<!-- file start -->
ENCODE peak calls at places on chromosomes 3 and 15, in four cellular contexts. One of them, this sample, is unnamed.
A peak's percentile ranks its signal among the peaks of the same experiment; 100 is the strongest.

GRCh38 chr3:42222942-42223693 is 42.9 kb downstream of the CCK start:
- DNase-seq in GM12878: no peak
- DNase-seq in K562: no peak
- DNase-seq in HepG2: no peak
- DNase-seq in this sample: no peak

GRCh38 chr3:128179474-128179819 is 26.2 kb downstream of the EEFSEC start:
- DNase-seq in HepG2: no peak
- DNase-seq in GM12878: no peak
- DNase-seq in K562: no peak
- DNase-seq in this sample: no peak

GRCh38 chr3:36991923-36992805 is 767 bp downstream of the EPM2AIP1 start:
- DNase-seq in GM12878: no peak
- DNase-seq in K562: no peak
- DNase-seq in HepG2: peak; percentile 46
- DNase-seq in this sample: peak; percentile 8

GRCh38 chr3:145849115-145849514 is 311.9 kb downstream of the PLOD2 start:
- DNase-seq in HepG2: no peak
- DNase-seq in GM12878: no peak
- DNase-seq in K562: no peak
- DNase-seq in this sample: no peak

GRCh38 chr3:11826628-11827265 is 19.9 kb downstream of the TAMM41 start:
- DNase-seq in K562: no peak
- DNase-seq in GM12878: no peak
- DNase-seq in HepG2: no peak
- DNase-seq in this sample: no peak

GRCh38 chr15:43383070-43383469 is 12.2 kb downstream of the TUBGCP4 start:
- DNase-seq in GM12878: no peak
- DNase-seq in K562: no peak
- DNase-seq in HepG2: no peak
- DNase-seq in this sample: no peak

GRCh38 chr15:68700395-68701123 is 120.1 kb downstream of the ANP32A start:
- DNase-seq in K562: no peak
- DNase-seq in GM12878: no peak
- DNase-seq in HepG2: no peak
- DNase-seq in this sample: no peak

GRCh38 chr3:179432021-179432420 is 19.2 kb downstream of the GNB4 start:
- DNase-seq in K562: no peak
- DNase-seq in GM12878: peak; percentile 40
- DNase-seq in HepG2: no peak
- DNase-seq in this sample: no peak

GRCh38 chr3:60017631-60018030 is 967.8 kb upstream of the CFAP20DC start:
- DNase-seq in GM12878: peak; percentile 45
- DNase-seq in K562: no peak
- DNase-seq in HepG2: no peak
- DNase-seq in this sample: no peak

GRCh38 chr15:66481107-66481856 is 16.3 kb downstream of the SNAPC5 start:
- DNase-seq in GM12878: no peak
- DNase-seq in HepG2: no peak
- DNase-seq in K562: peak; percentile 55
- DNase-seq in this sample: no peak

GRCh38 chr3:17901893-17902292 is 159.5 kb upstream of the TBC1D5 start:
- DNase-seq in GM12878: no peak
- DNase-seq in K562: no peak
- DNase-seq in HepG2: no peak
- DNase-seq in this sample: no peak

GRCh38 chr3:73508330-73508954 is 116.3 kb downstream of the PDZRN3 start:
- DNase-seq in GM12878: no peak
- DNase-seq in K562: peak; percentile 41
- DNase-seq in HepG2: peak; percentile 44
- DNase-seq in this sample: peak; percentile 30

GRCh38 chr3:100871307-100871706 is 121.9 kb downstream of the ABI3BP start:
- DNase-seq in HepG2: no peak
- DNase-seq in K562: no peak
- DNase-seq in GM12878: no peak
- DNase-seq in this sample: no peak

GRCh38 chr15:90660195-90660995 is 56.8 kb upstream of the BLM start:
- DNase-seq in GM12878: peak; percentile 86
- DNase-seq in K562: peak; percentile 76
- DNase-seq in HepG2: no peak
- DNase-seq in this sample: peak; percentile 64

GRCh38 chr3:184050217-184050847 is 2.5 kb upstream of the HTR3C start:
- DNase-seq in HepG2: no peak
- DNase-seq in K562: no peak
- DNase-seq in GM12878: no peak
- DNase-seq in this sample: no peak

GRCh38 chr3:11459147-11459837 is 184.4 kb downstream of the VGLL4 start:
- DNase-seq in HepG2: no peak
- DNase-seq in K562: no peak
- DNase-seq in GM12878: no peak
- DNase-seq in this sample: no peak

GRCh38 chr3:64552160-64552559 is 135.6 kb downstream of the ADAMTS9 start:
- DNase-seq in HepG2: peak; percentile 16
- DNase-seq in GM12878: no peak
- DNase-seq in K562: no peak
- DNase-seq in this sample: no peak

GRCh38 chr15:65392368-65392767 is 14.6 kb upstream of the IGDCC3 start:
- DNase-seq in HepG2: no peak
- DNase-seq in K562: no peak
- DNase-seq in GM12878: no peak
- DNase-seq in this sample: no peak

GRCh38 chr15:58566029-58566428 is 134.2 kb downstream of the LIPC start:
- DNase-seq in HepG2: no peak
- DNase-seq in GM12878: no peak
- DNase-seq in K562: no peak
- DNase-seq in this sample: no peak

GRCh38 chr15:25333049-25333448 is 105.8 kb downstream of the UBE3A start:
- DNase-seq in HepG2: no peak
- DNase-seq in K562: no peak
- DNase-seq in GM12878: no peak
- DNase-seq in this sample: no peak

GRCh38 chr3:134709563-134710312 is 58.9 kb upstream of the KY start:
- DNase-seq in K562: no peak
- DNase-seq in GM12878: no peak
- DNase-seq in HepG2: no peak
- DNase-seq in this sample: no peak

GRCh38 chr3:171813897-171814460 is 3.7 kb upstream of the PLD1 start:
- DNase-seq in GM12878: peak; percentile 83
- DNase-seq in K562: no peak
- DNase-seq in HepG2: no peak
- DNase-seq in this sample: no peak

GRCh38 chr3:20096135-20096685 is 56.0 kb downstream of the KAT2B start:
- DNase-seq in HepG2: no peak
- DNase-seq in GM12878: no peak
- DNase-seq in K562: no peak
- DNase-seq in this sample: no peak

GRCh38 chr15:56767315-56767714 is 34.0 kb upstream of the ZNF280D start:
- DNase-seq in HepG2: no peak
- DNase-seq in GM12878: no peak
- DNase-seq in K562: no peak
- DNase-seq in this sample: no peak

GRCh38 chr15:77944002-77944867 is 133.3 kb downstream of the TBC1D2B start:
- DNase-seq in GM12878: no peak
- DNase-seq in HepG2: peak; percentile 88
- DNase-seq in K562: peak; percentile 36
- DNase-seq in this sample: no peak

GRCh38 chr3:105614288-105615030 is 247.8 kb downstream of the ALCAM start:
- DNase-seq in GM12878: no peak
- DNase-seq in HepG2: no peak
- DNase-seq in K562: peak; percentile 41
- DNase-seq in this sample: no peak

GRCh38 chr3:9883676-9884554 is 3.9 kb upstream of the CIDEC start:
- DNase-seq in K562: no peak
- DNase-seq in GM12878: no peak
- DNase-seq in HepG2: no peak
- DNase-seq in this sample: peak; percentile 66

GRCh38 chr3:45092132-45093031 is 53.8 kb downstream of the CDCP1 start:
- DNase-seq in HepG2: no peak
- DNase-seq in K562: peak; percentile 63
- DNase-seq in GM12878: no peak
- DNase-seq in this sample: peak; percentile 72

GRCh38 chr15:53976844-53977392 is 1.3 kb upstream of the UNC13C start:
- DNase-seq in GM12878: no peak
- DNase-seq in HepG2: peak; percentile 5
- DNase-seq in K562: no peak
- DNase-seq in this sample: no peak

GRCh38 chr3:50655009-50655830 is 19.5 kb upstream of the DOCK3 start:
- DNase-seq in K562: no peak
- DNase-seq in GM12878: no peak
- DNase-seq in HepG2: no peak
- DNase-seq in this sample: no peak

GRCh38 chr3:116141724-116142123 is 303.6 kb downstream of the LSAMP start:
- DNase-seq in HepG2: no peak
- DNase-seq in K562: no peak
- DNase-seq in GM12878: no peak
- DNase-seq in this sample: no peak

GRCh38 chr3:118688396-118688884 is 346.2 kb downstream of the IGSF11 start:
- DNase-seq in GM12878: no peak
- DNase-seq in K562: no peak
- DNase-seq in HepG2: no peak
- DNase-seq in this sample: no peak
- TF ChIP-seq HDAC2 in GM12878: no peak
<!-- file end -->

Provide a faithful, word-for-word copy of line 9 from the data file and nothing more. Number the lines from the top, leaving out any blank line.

- DNase-seq in HepG2: no peak